Flag of Czechia

Flag of Czechia
Country Czechia
Population 10,495,295 (2023)
Area (Km²) 77,240 (2023)
Сontinent Europe
Emoji 🇨🇿
  hex rgb
#11457E 17, 69, 126
#FFFFFF 255, 255, 255
#D7141A 215, 20, 26

The flag of the Czech Republic consists of a white upper stripe and a red lower stripe, between which a blue wedge is inserted in the middle of the flag. The ratio of the flag's width to its length is 2:3.

The meaning of the Czech flag

The blue triangle is interpreted in different ways, with one version claiming that it symbolizes the Slovak mountains. In addition to the historical justification, there are other theories of color symbolism:

  • White stands for freedom and the pure soul of the Czechoslovak people;
  • red stands for blood shed for the defense of the homeland; 
  • blue color means a cloudless blue sky and clear horizons of the state. 

Some researchers note that the blue color can also be used to represent Moravia.

The history of the Czech flag

On October 28, 1918, the day the Czechoslovak state was established, red and white flags with two horizontal stripes were displayed in Prague and other cities of the Czech Republic. These colors date back to the 13th century and are symbols of the Kingdom of Bohemia. Legionnaires of the Czechoslovak Republic used this flag during military operations in France, Russia, and Italy. In September 1918, in Paris, the Czechoslovak National Council defined the white and red flag as the national symbol of the future Czechoslovakia. However, this flag did not take into account the new territorial changes in the country. Therefore, it was decided to create a new national flag. The commission that worked on the design of the flag decided to add a third color, blue. The government bill stipulated that the national colors would be white, red, and blue, forming the Slavic tricolor. This color combination reflects historical ties to other Slavic countries and allies during World War I.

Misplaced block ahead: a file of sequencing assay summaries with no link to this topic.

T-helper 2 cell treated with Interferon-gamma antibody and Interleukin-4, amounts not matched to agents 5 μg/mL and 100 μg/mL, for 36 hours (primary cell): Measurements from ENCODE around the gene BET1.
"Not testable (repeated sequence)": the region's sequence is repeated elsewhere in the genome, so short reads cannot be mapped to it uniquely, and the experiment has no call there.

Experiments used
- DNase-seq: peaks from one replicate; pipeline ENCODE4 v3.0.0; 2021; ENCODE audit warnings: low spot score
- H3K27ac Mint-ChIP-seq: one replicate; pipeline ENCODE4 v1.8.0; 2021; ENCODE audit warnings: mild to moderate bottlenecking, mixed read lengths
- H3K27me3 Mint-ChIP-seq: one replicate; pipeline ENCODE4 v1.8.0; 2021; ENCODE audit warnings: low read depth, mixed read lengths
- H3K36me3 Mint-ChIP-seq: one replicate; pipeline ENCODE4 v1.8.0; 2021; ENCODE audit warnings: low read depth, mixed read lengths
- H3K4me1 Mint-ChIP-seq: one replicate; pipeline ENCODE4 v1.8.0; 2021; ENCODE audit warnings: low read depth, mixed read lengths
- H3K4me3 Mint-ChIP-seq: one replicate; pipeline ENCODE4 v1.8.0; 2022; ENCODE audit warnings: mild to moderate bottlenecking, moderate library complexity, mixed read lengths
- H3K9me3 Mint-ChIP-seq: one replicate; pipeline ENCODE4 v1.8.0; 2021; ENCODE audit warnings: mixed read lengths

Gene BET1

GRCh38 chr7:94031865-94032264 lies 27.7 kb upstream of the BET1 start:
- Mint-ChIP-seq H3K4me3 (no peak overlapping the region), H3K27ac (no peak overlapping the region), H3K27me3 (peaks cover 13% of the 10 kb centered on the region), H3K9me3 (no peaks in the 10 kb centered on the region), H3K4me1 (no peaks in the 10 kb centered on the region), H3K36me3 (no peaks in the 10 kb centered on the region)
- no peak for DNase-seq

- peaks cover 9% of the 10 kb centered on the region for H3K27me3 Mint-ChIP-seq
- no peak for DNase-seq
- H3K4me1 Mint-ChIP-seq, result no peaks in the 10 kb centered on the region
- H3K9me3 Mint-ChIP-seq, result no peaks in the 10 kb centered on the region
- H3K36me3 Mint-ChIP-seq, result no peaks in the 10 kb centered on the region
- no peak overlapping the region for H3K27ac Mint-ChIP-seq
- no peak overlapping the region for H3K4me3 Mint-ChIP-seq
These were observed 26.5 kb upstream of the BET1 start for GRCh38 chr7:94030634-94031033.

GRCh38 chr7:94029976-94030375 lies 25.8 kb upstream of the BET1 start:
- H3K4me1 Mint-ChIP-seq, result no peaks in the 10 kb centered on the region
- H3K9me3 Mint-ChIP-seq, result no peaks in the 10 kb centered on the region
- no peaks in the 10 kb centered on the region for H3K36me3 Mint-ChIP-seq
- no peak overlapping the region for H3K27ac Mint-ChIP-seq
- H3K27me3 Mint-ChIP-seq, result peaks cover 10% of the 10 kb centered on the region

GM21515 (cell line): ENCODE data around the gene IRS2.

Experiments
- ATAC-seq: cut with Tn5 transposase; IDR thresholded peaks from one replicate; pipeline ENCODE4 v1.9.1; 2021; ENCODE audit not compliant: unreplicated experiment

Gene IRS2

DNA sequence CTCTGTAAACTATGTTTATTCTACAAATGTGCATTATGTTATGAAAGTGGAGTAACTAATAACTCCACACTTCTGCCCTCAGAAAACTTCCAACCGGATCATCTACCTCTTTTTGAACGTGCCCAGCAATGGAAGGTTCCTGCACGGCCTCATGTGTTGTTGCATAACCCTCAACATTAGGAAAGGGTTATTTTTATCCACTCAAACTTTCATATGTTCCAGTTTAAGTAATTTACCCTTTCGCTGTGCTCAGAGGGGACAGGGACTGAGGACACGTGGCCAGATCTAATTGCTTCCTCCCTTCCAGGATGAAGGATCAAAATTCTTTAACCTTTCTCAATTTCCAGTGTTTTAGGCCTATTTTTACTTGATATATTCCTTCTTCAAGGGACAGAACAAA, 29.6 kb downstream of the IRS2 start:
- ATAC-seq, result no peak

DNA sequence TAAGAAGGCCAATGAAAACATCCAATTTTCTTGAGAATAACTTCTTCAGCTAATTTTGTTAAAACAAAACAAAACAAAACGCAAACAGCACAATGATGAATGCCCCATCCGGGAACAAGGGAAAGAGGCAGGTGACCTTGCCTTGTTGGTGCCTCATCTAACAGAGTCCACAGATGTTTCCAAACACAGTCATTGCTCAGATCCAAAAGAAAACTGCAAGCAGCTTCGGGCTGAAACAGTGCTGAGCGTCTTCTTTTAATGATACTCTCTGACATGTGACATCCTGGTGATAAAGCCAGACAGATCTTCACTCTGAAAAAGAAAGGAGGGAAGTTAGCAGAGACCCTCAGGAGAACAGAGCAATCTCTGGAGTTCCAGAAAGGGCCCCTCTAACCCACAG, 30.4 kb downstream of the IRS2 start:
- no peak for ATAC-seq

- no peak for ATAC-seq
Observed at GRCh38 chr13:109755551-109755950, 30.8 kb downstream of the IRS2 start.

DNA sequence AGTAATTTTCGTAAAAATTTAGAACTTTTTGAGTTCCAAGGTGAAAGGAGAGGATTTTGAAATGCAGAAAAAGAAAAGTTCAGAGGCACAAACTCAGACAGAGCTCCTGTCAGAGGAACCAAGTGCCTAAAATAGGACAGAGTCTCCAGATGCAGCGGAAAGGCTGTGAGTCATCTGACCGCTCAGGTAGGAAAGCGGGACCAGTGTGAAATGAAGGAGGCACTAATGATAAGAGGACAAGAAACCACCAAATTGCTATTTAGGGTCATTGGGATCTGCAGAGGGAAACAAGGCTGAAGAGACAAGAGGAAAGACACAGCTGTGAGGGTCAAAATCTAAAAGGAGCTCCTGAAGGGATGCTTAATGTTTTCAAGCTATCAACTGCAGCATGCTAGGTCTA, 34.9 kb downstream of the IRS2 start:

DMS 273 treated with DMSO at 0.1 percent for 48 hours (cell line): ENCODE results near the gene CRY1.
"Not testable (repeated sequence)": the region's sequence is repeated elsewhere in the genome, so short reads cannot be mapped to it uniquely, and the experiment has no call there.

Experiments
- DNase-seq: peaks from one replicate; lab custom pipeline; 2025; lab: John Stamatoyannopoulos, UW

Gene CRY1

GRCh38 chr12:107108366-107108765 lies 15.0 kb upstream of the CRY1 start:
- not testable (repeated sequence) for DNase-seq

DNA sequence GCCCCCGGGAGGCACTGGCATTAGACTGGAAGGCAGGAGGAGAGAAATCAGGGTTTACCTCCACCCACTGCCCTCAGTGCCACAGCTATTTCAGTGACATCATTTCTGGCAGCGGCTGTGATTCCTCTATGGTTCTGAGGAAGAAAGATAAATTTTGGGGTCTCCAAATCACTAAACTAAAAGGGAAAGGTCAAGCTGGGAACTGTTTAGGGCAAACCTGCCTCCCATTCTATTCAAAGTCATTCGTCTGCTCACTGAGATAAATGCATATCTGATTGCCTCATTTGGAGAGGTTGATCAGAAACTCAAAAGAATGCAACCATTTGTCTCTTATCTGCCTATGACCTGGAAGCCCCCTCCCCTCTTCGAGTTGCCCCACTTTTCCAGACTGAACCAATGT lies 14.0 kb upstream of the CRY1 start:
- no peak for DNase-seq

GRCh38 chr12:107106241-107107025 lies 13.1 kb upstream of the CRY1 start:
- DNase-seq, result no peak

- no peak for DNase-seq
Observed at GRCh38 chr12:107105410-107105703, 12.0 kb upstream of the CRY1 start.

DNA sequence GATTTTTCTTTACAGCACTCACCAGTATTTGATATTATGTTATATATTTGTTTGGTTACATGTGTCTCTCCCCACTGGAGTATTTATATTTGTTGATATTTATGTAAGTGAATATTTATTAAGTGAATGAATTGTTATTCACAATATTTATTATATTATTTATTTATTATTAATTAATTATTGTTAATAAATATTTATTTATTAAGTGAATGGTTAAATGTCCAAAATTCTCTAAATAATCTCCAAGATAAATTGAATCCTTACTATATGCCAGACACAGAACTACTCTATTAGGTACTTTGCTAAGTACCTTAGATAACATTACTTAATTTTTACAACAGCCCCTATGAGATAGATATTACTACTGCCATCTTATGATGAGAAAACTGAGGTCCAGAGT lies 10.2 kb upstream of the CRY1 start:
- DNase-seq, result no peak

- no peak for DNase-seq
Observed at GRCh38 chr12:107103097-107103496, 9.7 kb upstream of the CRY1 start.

However, there was a question about the placement of the new blue color so that it would not look like other national flags. The solution was to use an original design that would distinguish the new republic. Jaroslav Kursa, a teacher and heraldic enthusiast, made a significant contribution to the creation of the national flag, preparing most of the sketches and developing the use of blue with a wedge between the white and red stripes. Representatives of the Resistance Memorial Art Corps also participated in the design of the flag. Various designs were submitted to the commission, but Josef Kurza's design was accepted as the final design of the national flag, which was approved on July 4, 1919, and featured a white and red stripe and a blue wedge occupying 1/3 of the flag's length. Kursa's sketches were distinguished from other proposals by their perfect graphic quality and precise proportions.
Engineer Antonin Walszyk supported the use of the flag design that included the blue wedge. Tests of the flag on steamers on the Vltava River showed that it was effective and visually appealing. Initially, the wedge was a concern, but during practical tests it proved to be aesthetically pleasing and was increased to half the flag's length for color balance. Engineer Antonin Walszyk defended the use of the wedge before the Constitutional Commission, citing Chinese flags and the choice of the heraldic wedge shape for its attractive appearance in different circumstances. Law No. 252/1920 established the final form of the symbols of the Czechoslovak Republic, including the national flag. The authorship of the flag is attributed to the archivist Jaroslav Kursa, whose memory is honored with a plaque. The national flag of Czechoslovakia has remained unchanged for over a hundred years, which testifies to its quality.

How has the Czech flag changed throughout its existence?

History of the Czech flag

The flag of the Czech Republic retains the design of the flag of the former Czechoslovakia, which collapsed in 1992. Czechoslovakia adopted its first flag based on the flag of Bohemia, which had red and white stripes, adding a blue triangle in 1920. This flag was banned under the Nazi regime, and a three-striped horizontal flag was used. However, the 1920-1939 flag was restored after World War II. For a brief period after the Velvet Revolution, between 1990 and 1992, the Czech part of the Czechoslovak Federal State used the previous white and red flag. Eventually, in 1993, the version of the flag designed in 1920 was re-adopted and is still in use today.